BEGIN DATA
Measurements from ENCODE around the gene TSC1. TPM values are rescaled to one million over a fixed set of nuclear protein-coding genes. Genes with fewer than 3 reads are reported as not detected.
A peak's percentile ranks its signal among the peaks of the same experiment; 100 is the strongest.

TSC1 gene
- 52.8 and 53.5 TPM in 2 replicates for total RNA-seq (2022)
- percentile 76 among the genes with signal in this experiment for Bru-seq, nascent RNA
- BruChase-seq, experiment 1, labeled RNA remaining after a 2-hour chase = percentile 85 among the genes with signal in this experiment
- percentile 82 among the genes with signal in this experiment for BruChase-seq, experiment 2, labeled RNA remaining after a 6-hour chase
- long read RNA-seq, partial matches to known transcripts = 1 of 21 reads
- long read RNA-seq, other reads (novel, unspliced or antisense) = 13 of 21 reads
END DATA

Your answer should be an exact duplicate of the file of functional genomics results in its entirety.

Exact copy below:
Measurements from ENCODE around the gene TSC1. TPM values are rescaled to one million over a fixed set of nuclear protein-coding genes. Genes with fewer than 3 reads are reported as not detected.
A peak's percentile ranks its signal among the peaks of the same experiment; 100 is the strongest.

TSC1 gene
- 52.8 and 53.5 TPM in 2 replicates for total RNA-seq (2022)
- percentile 76 among the genes with signal in this experiment for Bru-seq, nascent RNA
- BruChase-seq, experiment 1, labeled RNA remaining after a 2-hour chase = percentile 85 among the genes with signal in this experiment
- percentile 82 among the genes with signal in this experiment for BruChase-seq, experiment 2, labeled RNA remaining after a 6-hour chase
- long read RNA-seq, partial matches to known transcripts = 1 of 21 reads
- long read RNA-seq, other reads (novel, unspliced or antisense) = 13 of 21 reads